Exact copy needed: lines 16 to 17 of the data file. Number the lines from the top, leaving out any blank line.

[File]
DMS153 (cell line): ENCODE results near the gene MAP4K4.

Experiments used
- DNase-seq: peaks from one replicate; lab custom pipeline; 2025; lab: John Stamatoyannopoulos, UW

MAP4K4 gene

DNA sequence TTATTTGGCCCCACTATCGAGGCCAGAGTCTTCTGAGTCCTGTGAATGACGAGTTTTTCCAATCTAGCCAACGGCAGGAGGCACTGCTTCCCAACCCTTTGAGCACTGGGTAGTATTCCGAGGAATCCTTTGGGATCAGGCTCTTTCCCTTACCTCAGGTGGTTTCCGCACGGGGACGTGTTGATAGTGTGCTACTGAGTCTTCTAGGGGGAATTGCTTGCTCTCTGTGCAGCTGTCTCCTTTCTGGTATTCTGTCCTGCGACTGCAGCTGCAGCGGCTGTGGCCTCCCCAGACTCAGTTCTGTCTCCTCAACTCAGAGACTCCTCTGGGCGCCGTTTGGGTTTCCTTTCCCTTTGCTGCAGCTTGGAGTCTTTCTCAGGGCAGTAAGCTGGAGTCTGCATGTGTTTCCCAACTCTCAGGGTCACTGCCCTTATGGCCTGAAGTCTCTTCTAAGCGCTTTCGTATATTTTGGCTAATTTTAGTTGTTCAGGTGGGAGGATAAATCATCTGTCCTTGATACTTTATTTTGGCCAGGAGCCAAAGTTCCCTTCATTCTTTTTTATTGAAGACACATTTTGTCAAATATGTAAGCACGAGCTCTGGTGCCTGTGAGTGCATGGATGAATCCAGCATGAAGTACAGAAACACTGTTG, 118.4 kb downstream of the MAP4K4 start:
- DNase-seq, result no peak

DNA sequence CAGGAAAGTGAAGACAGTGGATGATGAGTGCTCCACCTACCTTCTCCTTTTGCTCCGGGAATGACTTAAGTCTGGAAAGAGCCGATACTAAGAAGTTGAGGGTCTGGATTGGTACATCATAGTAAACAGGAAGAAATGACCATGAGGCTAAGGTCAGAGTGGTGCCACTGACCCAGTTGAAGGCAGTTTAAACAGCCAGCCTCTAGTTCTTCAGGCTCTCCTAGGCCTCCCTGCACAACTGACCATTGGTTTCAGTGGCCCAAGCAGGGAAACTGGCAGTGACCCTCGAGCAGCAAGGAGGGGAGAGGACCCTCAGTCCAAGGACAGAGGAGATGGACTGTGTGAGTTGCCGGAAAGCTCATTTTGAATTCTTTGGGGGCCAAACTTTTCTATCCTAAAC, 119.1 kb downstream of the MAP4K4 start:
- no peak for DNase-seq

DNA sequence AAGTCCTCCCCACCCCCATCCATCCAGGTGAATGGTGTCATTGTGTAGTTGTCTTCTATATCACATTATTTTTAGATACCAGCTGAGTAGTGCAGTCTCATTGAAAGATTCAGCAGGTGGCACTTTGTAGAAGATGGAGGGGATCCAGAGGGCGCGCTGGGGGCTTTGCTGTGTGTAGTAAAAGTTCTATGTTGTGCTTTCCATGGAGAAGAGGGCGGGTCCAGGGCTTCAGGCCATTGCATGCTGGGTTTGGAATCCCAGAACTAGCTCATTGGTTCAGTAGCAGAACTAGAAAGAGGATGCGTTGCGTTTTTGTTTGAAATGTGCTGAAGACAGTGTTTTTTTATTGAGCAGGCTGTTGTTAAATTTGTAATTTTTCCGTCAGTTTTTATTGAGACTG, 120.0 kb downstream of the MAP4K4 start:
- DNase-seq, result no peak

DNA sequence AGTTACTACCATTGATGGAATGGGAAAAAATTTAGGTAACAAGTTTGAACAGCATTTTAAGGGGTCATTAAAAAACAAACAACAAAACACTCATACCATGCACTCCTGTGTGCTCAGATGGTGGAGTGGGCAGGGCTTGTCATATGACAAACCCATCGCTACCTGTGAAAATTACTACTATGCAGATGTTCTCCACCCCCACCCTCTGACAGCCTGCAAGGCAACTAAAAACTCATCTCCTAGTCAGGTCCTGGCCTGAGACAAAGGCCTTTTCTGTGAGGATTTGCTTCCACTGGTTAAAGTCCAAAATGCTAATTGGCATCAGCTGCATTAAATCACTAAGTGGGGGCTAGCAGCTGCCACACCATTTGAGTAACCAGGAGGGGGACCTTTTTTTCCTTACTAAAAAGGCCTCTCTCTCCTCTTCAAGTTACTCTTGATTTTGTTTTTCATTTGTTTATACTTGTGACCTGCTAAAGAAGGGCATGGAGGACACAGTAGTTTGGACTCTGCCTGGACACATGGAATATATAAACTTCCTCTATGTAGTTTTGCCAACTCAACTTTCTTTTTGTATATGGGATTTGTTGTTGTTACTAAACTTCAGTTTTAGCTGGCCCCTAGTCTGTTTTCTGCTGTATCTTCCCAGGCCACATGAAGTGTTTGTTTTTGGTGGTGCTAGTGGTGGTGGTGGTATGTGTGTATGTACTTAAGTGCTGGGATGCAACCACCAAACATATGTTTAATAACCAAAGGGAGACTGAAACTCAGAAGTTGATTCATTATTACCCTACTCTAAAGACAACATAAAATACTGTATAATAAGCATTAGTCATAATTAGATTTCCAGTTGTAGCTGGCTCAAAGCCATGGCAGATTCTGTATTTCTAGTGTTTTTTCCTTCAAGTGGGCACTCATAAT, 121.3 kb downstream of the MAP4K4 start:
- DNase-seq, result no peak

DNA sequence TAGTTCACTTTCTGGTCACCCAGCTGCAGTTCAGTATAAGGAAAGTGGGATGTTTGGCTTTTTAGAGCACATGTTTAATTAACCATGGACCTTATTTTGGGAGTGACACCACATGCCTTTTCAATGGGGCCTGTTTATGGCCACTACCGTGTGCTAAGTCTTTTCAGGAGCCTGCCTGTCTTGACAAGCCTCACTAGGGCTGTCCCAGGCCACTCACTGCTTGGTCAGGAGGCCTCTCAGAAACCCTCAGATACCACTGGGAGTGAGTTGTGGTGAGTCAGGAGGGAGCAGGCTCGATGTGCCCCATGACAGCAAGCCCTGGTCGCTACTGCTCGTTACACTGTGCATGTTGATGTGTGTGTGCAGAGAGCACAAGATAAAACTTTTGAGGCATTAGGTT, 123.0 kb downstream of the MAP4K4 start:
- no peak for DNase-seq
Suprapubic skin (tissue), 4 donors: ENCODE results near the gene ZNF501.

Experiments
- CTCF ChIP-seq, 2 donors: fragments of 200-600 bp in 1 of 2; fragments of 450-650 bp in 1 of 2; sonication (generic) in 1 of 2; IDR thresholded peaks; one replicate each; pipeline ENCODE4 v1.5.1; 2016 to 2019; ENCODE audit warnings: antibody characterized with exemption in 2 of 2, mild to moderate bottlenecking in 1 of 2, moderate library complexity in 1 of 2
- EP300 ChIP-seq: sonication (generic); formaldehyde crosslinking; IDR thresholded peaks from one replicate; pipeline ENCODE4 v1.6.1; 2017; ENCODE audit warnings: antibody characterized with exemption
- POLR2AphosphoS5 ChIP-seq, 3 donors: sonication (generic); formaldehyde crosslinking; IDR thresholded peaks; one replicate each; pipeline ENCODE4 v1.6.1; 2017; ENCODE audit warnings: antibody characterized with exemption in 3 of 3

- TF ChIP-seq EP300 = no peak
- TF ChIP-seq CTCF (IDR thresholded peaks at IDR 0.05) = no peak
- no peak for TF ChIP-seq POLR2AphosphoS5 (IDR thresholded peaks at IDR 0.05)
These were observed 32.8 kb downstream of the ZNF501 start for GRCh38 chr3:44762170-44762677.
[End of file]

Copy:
Experiments
- CTCF ChIP-seq, 2 donors: fragments of 200-600 bp in 1 of 2; fragments of 450-650 bp in 1 of 2; sonication (generic) in 1 of 2; IDR thresholded peaks; one replicate each; pipeline ENCODE4 v1.5.1; 2016 to 2019; ENCODE audit warnings: antibody characterized with exemption in 2 of 2, mild to moderate bottlenecking in 1 of 2, moderate library complexity in 1 of 2